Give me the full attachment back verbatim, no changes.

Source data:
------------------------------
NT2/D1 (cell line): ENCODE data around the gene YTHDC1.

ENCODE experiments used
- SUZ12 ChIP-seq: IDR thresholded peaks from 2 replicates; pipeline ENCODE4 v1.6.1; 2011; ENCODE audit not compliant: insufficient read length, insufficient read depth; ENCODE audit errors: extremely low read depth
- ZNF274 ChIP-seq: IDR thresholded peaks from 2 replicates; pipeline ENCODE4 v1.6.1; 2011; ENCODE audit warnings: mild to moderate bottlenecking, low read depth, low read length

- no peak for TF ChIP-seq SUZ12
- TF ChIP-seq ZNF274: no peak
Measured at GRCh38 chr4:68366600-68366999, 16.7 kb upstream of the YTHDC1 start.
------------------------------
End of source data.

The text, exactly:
NT2/D1 (cell line): ENCODE data around the gene YTHDC1.

ENCODE experiments used
- SUZ12 ChIP-seq: IDR thresholded peaks from 2 replicates; pipeline ENCODE4 v1.6.1; 2011; ENCODE audit not compliant: insufficient read length, insufficient read depth; ENCODE audit errors: extremely low read depth
- ZNF274 ChIP-seq: IDR thresholded peaks from 2 replicates; pipeline ENCODE4 v1.6.1; 2011; ENCODE audit warnings: mild to moderate bottlenecking, low read depth, low read length

- no peak for TF ChIP-seq SUZ12
- TF ChIP-seq ZNF274: no peak
Measured at GRCh38 chr4:68366600-68366999, 16.7 kb upstream of the YTHDC1 start.